• This tenancy agreement. What kind will it be?

    Most residential tenancies are Assured Shorthold Tenancies (ASTs). It’s a standard landlord-tenant contract.

  • Can I rent out rooms or share the property?

    As long as all of the other tenants’ names are on the Assured Shorthold Agreement (AST), they have passed referencing and the landlord has agreed. If you don’t, you’ll be breaking the terms of the agreement.  With a flatshare, you will all be responsible ‘jointly and severally’. Sometimes tenants can be added to an agreement at a later date if necessary – again, subject to our checks and the landlords consent.  In these circumstances the landlord may require a higher level of rent, as there will be more wear and tear in the property with more people living there.

  • If the landlord or agent is slow to make repairs, can I withhold the rent?

    It’s a difficult situation to be in and we hope it never happens to you. However if you do withhold the rent you will be in breach of the tenancy agreement and the landlord can take you to court. If you have a letting agent managing the property, you should contact them directly about any repairs. You may be asked to do this in writing to avoid confusion. A letting agent may well have a deposit from the landlord for minor repairs. However, they will still need permission from the landlord to draw from it.

    If the landlord is managing the property and the repair is major, it could be worth getting some legal advice from a solicitor.

  • How much notice do I have to give if I want to leave before the tenancy’s over?

    By law, you will be liable for the rent until the agreed end of the tenancy. However in extreme circumstances, the landlord may be reasonable about this and agree to release you from your agreement when they have found a new tenant.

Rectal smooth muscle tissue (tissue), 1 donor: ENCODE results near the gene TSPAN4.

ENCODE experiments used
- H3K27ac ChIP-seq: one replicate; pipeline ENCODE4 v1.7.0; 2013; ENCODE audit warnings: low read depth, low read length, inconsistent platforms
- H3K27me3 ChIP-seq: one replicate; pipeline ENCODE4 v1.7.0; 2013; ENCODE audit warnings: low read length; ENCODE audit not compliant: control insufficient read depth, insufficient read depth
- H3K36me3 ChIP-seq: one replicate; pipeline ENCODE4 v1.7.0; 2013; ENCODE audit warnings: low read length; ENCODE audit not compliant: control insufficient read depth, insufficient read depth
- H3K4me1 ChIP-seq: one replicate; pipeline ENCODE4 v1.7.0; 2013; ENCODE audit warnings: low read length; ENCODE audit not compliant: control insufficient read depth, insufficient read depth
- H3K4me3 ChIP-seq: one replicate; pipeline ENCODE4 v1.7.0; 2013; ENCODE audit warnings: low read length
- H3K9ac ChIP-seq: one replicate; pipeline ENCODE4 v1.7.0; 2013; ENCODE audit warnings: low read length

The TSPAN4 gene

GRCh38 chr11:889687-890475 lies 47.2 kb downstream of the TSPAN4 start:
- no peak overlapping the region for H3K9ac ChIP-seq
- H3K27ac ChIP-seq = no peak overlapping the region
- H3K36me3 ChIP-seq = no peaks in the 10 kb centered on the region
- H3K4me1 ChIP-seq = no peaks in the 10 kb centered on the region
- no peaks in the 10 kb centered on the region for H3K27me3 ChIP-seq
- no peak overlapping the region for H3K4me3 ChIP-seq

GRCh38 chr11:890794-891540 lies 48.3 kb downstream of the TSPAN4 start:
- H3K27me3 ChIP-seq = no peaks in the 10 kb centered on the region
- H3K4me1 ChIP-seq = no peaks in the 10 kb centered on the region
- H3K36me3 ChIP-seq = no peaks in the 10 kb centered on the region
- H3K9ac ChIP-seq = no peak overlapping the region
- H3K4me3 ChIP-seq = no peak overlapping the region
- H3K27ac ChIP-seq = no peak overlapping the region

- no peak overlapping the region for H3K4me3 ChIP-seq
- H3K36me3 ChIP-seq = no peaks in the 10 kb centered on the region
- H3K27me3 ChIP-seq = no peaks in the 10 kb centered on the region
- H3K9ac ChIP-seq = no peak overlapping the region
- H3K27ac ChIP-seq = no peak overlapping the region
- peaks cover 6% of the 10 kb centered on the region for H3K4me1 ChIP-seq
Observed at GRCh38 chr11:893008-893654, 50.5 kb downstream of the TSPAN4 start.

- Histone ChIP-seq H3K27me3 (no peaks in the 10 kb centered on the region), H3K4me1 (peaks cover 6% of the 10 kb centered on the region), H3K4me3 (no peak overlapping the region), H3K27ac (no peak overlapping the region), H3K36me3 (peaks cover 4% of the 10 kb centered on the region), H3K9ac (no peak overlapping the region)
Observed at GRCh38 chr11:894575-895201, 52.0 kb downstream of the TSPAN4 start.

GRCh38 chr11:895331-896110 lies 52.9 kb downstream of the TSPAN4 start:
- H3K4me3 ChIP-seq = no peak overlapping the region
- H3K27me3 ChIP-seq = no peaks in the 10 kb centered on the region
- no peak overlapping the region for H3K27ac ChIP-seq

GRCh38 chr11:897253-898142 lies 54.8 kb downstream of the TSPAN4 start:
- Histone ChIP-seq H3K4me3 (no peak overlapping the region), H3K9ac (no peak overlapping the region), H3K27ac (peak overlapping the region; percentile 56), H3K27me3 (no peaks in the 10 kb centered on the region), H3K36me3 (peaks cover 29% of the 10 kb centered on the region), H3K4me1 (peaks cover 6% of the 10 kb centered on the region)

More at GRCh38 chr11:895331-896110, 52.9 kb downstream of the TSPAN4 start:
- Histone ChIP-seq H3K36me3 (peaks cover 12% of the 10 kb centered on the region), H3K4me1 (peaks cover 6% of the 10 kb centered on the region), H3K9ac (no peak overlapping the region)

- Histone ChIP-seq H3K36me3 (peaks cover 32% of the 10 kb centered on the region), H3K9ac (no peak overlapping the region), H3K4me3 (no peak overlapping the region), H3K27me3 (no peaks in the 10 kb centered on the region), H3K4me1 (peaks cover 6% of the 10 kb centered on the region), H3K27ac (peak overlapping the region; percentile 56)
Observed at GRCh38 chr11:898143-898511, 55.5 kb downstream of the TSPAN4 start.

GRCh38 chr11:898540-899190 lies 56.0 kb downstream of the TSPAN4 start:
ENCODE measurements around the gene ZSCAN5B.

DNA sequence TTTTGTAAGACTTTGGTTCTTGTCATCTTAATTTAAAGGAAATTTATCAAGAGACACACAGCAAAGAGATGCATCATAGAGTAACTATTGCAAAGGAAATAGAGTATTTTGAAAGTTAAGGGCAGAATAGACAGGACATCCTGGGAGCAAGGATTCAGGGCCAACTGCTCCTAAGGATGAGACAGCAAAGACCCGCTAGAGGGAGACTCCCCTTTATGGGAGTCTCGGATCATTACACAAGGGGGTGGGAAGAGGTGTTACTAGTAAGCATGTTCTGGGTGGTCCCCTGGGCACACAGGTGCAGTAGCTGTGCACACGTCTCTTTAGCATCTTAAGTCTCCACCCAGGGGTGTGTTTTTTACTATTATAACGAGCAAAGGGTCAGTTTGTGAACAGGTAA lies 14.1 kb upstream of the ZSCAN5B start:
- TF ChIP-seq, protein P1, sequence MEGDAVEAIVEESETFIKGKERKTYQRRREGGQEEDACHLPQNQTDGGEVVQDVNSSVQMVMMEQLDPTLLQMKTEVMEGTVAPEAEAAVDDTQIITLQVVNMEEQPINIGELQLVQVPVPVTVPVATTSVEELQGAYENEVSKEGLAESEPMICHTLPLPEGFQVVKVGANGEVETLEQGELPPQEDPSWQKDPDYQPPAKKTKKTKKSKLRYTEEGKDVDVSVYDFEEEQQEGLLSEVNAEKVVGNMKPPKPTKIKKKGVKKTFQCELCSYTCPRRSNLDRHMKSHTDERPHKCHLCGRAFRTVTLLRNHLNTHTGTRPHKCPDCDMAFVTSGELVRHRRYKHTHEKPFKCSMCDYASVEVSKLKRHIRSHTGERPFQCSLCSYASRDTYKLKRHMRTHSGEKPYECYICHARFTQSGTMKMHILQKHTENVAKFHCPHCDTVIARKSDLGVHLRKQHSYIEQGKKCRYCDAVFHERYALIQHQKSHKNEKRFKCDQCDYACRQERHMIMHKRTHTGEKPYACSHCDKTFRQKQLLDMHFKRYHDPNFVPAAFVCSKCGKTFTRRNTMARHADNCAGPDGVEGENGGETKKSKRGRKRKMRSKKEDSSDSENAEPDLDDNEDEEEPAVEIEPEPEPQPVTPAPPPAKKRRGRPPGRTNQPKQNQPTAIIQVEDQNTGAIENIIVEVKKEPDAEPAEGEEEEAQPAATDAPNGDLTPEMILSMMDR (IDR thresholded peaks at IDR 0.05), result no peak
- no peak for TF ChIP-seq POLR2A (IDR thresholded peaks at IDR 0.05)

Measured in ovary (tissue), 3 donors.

• When do I get my deposit back?

    Your deposit can be returned to you after an inspection of the property as early as the final day of your tenancy. Deductions may be made for damages. Legally you’re entitled to the deposit no later than ten days after that date providing nothing is in dispute.

  • The landlord won’t return my deposit. What do I do?

    It is now a legal requirement that all deposits are protected by a Tenancy Deposit Scheme.  You are given the information on the relevant scheme when you sign your lease.

    The schemes vary, however they all protect your deposit. If there is a dispute over part of your deposit, the remainder is required to be returned to you no later than ten days after the end of the tenancy.

    You or the landlord can apply (either together or separately) to the Deposit Scheme to have your case referred if there is a dispute.  Once a resolution has been reached, the deposit must be returned within ten days if applicable.